LSC-20050 - Human Genetics
Coordinator: Sheila A Hope Room: HUX230 Tel: +44 1782 7 33674
Lecture Time: See Timetable...
Level: Level 5
Credits: 15
Study Hours: 150
School Office: 01782 734414

Programme/Approved Electives for 2020/21


Available as a Free Standing Elective






Barred Combinations


Description for 2020/21

The field of Human Genetics is growing rapidly in the post-genomic age and this module aims to sample a few of the key topics. It will demonstrate the predictable behaviour of genes at the levels of the individual and the population (Mendelian and population genetics), whilst making you aware that the nature of human societies means that sometimes genes don't appear to behave as predicted! There will be an emphasis on medical genetics, showing how a person's genetic make-up can directly or indirectly affect their health and exploring some of the applications of molecular genetics in the study of, diagnosis of and treatment of genetic diseases. We shall also consider some of the ethical implications of advances in genetic technologies. We will be taking a blended approach to the delivery. By using pre-recorded lectures, we can maximise the effectiveness of the contact time by doing more active learning activities designed to help embed to lecture material including: problem-solving workshops, computer-based activies and interactive group sessions. The workshops are a mix of live classes (either via Microsoft Teams or face to face) and asynchronous student-centred activities. The course work is a group assessment and with involve creating a website.
Topic 1 Inheritance Patterns in Humans.
This topic includes revision of meiosis and classical Mendelian genetics, molecular pathology (the basis for dominance and recessivity), genetic and environmental influences on phenotype, human genetic elements, and patterns of Mendelian and non-Mendelian inheritance in humans.
Topic 2 Quantitative and Population Genetics
This topic gives a brief introduction to population and quantitative genetics and includes the Hardy-Weinberg Law, calculation of gene frequencies and heritability.
Topic 3 Clinical Applications of Genetics
This topic examines the types of genetic diseases that affect humans (eg single gene, multigene, multifactorial, chromosome abnormalities and somatic disease) and how molecular genetics has revolutionised diagnosis and treatment in medical genetics.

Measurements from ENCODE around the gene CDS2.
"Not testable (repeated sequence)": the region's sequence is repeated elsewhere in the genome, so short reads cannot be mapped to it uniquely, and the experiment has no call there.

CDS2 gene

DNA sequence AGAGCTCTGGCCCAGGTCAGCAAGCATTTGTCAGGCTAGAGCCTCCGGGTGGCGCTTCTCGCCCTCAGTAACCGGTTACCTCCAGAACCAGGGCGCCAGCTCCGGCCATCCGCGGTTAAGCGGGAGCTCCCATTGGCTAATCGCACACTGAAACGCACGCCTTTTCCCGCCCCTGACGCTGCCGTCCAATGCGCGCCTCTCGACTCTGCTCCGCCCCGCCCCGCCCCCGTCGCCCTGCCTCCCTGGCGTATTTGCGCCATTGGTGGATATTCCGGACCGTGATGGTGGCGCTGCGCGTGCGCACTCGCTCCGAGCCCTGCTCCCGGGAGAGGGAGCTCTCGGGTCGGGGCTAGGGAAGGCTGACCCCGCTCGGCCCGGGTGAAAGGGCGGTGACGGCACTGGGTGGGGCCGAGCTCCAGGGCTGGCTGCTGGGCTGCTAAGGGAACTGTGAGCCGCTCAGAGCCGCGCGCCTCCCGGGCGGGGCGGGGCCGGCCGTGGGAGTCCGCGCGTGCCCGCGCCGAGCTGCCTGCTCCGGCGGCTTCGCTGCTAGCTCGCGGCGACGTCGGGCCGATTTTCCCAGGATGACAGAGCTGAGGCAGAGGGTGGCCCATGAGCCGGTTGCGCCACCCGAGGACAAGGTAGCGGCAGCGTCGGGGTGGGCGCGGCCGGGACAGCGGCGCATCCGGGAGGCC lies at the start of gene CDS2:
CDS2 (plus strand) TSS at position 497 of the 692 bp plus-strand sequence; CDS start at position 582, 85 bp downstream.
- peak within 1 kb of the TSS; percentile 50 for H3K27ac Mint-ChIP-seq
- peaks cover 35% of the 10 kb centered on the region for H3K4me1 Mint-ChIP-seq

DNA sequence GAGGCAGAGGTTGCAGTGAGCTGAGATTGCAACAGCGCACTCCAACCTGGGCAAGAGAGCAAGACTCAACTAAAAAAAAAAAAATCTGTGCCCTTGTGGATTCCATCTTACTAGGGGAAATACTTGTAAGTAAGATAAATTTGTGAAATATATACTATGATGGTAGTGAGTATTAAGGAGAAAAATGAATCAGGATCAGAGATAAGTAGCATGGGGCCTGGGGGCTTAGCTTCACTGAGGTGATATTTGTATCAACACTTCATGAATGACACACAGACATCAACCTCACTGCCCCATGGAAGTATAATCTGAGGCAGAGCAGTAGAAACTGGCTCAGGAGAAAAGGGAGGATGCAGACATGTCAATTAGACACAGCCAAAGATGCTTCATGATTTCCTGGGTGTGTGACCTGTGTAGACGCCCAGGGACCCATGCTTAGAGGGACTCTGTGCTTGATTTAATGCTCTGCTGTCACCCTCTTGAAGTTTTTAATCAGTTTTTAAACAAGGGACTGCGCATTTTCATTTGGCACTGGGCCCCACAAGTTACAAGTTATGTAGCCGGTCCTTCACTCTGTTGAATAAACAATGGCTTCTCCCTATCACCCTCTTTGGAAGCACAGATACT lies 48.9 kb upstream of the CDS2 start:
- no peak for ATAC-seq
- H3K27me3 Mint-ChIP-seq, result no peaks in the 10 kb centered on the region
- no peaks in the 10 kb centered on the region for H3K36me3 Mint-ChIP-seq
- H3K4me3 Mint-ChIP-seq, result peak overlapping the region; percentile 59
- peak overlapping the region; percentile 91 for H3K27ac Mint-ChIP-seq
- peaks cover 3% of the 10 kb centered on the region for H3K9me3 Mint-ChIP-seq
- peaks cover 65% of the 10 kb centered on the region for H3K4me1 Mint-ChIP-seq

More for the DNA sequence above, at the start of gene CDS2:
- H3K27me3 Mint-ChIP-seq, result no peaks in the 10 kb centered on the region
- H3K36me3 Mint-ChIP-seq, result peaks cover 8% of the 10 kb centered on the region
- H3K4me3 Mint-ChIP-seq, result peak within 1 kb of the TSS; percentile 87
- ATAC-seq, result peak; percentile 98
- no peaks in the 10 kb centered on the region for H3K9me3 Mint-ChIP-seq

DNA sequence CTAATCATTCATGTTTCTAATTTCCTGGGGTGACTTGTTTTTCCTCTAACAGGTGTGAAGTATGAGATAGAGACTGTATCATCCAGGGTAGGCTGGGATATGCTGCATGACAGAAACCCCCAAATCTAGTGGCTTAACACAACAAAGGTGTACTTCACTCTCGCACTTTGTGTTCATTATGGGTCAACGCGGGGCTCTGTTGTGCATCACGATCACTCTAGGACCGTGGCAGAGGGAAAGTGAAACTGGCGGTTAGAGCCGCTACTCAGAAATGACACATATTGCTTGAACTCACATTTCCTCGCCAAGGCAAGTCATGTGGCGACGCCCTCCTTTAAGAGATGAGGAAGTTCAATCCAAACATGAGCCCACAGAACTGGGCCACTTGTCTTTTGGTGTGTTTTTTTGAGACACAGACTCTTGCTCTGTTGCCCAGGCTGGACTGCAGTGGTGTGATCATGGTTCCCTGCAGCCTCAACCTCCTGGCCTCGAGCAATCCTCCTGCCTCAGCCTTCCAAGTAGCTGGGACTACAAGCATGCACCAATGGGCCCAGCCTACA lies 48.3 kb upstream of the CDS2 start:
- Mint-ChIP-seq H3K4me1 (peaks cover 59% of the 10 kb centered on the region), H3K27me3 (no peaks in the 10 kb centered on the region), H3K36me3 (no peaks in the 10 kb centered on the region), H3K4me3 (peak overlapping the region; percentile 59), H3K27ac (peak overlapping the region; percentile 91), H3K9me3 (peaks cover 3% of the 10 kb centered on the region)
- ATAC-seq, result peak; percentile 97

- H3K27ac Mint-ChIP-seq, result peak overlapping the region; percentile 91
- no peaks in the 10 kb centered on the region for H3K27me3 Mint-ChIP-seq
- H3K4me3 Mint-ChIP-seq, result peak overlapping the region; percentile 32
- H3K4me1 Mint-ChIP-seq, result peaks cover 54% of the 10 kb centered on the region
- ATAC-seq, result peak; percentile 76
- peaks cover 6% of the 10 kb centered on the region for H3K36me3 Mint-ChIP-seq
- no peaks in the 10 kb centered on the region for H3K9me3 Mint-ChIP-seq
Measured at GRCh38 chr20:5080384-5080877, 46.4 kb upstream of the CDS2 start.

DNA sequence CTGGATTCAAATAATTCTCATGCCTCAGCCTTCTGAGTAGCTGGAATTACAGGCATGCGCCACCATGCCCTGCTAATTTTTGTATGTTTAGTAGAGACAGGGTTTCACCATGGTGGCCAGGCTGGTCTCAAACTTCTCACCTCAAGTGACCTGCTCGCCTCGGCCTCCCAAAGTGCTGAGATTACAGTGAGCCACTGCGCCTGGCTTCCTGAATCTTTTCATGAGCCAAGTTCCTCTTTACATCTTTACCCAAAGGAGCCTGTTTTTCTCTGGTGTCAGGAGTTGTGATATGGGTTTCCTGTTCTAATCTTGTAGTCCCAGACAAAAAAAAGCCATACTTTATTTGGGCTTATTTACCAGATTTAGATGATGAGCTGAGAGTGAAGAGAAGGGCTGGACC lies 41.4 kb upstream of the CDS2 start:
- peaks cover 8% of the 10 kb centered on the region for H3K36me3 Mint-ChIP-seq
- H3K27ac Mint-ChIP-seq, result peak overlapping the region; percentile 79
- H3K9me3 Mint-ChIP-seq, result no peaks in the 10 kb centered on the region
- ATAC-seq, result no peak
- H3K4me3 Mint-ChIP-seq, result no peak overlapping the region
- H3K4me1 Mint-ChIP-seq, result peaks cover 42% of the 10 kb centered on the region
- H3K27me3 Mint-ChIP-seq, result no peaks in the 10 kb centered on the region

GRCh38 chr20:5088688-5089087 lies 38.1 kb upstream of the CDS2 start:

The module aims to demonstrate the predictable behaviour of genes at the level of the individual and the population. It will show how the genetic makeup of an individual can directly or indirectly affect their health. It will explore some of the applications of molecular genetics in the study of, diagnosis of and treatment of genetic diseases. The interactive nature of the module allows students to develop their key skills including: numeracy (calculations), data analysis, computing skills (word-processing, database searching); library research skills, team working and debating skills.

Talis Aspire Reading List
Any reading lists will be provided by the start of the course.

Intended Learning Outcomes

describe and explain the molecular and cellular basis of the main patterns of inheritance in humans: 2
apply the rules of population genetics to calculate gene frequencies and calculate genetic risk for fully penetrant traits: 2
explain the importance of quantitative genetics in the study of complex human disease and traits (e.g twin concondance studies) and apply this knowledge to calculate heritability of multifactorial traits: 2
apply Bayesian statistics to calculate genetic risk for incompletely penetrant traits: 2
give examples of inherited and acquired genetic diseases and explain in detail how the genetic or chromosomal defects may have been generated: 1,2
apply web-based technologies to access and extract information from online databases (such as the OMIM database) and to deliver information.: 1
explain and evaluate how molecular genetics and related "omics" technologies can be applied in the diagnosis and treatment of genetic disease and be able to interpret diagnostic test results: 2
discuss some of the ethical issues raised by advances in genetics: 2
interpret the information displayed in pedigree diagrams and construct pedigree diagrams from family histories: 2

Study hours

Scheduled learning and teaching: 11 2 -hour workshops (6 live, 5 asychnronous)
Independent study hours: 12 hours pre-recorded lectures in preparation for workshops; 3 hours webpage planning meetings; directed and non directed reading 50 hours; assessment preparation 60 hours; exam 3 hours

School Rules


Description of Module Assessment

1: Website weighted 20%
Team web site
Students will work in teams of 4-6 to develop a website based on the pathology, genetics, diagnosis and treatment of a genetic disease, aimed at patients and carers. Students will have a preparatory workshop. The mark will be a team mark, rather than individual marks.

2: Open Book Examination weighted 80%
Online seen exam
Paper will be released on KLE at 9am on the morning of the exam. Comprising short answer questions (such as calculations, problem solving, interpretation of diagrams, brief factual descriptions etc), many of which are presented as real-life scenarios. Students should attempt all questions. Students should answer each question using Word, clearly labelling each question as they provide their answers. Work will be submitted to Turnitin no later than 5pm on the day of release. International students will be asked to notify the School if they need an extension due to different time zones. Although students have been given significant time to complete this exam script, we expect most students to spend no more than 3 hrs. Answers should be as accurate and concise as possible. Students should pay careful attention to the number of points that each question is worth. In general, we would expect only one or two sentences for each point.